Advanced personalized extracellular matrix models Collagen VI-Related Muscular Dystrophies to test the safety and efficacy of Nuclei Acid therapeutics

Area of Knowledge: Medicine and Bioengineering

Group Leader:

Josep Samitier, Institute for Bioengineering of Catalonia (IBEC) ·
Nanobioengineering group


Anna Lagunas, Institute for Bioengineering of Catalonia (IBEC) ·
Nanobioengineering group

In collaboration with:

Dr. Cecilia Jimenez · and Dr  Andres Nascimiento ·
Hospital Sant Joan de Deu-Malalties neuromusculars

Research project

There is an urgent need to offer disease modifying treatments for pediatric rare diseases. Neuromuscular diseases have pioneered advances in the therapeutic landscape with some of the most revolutionary and expensive drugs developed to date. These have brought hope to families but also new challenges for public health systems and society. To meet these challenges, we need to work across disciplines and harness the combined potential of technologies such as nanomedicine, bioengineering and gene editing.

Congenital Muscular Dystrophies (CMD) are a heterogeneous group of inherited, rare, and often fatal neuromuscular diseases that cause progressive muscle weakness. Those CMD associated with collagen VI deficiency are the second most common form (with a prevalence between 0.1 and 0.5 per 100,000). Collagen VI-related dystrophies (COL6-RDs) are a group of rare congenital neuromuscular dystrophies that represent a continuum of overlapping clinical phenotypes that go from the milder Bethlem myopathy (BM) to the severe Ullrich congenital muscular dystrophy, for which there is no effective treatment. Patient care relies on managing the serious complications (respiratory insufficiency in severe cases that leads to ventilatory support from age of 10 and scoliosis that require repeated surgery) which limit dramatically the quality of life. To date, there has only been one clinical trial with an anti-apoptotic drug (Omigapil) and a therapeutic study using a low protein diet to activate autophagy. However, these are aimed at non-specific events downstream of collagen-VI and their clinical benefit was unremarkable.

Prof. Jiménez-Mallebrera´s group at Hospital Sant Joan de Déu (SJD) has been working on COL6-RD for over 12 years and is considered internationally as an expert in the field. They have recently demonstrated that a genetic approach based on allele-specific silencing by means of CRISPR/Cas9 and antisense oligonucleotides can effectively correct dominant negative mutations in COL6 genes and restore the biochemical and cellular phenotypes in fibroblasts from patients. In 2020 the Nanobioengineering group at IBEC and the Prof. Jiménez-Mallebrera’s group at SJD pediatric Hospital started a collaboration in which personalized extracellular matrix models of COL6-RDs were developed (Fig 1). Cell-derived matrices (CDMs) from patients were obtained in in vitro cell cultures and analysed by imaging and computational techniques. Results showed that CDMs presented traits that could be ascribed to a particular phenotype and mutation. Therefore, CDMs derived from COL6-RD patients may become relevant preclinical models, which may help identifying novel biomarkers to be employed in the clinics and to investigate novel therapeutic targets and treatments.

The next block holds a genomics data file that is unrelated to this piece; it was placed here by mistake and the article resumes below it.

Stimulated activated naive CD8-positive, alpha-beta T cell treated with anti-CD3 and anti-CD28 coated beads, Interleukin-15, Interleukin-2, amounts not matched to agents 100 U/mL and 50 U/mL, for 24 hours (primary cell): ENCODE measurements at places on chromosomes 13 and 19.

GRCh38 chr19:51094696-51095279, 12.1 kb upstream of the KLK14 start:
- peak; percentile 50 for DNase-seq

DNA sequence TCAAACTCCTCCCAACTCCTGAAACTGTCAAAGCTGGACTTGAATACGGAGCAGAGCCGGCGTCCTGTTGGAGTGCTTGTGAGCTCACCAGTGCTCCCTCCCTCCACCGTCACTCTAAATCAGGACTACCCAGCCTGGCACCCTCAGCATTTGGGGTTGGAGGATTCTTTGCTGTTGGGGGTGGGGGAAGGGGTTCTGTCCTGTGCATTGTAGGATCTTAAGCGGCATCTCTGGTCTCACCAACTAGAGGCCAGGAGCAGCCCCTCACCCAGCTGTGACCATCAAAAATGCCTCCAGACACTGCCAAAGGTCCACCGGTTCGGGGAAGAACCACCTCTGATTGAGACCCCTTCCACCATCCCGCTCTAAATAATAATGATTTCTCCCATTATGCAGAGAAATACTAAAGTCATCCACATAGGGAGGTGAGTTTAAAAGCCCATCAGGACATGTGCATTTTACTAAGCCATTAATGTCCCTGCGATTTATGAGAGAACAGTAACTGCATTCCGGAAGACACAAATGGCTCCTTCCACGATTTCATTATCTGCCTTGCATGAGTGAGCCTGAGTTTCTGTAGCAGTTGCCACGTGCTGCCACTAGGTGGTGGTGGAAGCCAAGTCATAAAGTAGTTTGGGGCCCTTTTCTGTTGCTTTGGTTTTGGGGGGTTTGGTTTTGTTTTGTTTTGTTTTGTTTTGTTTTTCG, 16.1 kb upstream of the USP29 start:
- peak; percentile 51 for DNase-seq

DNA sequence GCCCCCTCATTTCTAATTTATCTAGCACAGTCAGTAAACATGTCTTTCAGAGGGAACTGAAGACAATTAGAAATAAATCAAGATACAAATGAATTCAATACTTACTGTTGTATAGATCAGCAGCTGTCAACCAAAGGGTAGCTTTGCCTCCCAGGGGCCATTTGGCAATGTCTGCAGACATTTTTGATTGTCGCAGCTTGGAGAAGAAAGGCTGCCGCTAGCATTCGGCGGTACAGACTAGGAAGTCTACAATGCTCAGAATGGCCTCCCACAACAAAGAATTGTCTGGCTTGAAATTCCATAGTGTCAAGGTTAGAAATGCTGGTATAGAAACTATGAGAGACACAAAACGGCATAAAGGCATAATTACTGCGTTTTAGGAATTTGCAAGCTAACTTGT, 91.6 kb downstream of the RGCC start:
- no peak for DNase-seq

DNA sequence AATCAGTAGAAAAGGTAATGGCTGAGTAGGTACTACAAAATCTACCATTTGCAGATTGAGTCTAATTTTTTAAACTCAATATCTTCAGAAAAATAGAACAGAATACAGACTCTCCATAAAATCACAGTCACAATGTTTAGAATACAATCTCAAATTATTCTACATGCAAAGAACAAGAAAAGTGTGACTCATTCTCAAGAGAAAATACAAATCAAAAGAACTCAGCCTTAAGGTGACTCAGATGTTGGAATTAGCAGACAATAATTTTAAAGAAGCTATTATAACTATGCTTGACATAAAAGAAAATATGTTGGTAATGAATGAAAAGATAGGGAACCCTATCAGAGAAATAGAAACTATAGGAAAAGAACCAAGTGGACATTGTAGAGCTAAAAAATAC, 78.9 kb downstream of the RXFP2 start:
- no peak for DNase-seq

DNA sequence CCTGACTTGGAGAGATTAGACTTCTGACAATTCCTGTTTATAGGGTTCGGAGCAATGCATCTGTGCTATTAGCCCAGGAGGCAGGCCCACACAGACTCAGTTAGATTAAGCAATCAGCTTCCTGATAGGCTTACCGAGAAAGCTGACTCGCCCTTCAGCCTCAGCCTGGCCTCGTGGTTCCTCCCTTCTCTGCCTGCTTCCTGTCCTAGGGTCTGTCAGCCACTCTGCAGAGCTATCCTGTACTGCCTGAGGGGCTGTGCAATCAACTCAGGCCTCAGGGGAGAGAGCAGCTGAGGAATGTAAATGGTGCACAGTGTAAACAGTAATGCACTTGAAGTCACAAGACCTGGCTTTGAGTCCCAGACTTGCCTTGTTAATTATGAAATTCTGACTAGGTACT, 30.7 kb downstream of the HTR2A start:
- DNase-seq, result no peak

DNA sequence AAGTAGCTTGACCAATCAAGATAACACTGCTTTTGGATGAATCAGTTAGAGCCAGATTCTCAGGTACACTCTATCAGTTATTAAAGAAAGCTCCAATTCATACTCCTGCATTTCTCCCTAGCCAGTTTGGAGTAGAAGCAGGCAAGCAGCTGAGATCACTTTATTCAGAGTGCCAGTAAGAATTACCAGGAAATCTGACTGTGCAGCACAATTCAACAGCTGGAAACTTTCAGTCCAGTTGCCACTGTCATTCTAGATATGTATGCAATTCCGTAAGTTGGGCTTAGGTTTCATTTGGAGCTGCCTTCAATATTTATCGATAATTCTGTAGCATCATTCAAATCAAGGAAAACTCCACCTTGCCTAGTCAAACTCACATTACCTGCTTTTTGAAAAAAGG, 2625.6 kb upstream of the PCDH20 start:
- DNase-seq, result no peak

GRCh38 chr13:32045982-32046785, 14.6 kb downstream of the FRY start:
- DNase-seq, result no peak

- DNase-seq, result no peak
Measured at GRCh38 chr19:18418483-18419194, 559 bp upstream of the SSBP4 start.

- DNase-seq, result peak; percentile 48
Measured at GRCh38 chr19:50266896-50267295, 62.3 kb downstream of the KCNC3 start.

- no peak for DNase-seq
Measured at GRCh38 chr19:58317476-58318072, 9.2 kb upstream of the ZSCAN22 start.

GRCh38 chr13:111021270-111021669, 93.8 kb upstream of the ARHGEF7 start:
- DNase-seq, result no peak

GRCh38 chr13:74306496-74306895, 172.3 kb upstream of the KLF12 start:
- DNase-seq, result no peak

In the current thesis proposal, we would like to continue to explore the scope of CDMs preclinical models developed at the Nanobioengineering group at IBEC, which will be applied to test the safety and efficacy of Nuclei Acid therapeutics (NAT), both antisense oligonucleotides and CRISPR/Cas9, that have been designed and validated by Jimenez-Mallebrera´s lab at SJD. To do it, CDMs derived from cells of patients affected by COL6-RDs subjected or not to NAT, and control patients will be investigated combining the previously optical-imaging tools with atomic force microscopy (AFM) analysis to determine the effects on the mechanical properties of the matrices.

The thesis proposed will be in collaboration and in co-leadership between IBEC and SJD, for the translational focus.

Research project:

The overall objective is to study the efficacy and safety of NAT in correcting dominant negative mutations in COL6 genes and restore the biochemical and cellular phenotypes in fibroblasts from patients to facilitate move towards clinical phases of research for a potential curative treatment for COL6-RD. We will make use of the technology previously developed in the Nanobioengineering group at IBEC to produce patient-specific CDMs as physiologically relevant models and we will combine high performance image processing and AFM to develop a reliable diagnostic tool.


The overall objective is to develop a nanomedicine platform to deliver nucleic acid therapies to skeletal muscle as well as to implement physiological in vitro models and advanced tools to monitor the efficacy and safety of these therapies in vitro to move towards clinical phases of research for a potential curative treatment for COL6-RD.

The main task of the PhD candidate that will carry out this project is the development of an in vitro models and increase the efficiency of frug delivery of nuclear acid therapies using nanoparticles.

For the fulfilment of these tasks, the PhD candidate should have a background on bioscience and/or technology such as degree on biology, biotechnology, biomedical engineering or similar. Moreover, knowledge on biology and training on handling laboratory animals shall be considered as assets.

The candidate should have excellent competencies and skills on teamworking, capacity to develop their activity in an interdisciplinary environment, proactivity, commitment, critical and analytical thinking, with high level of English.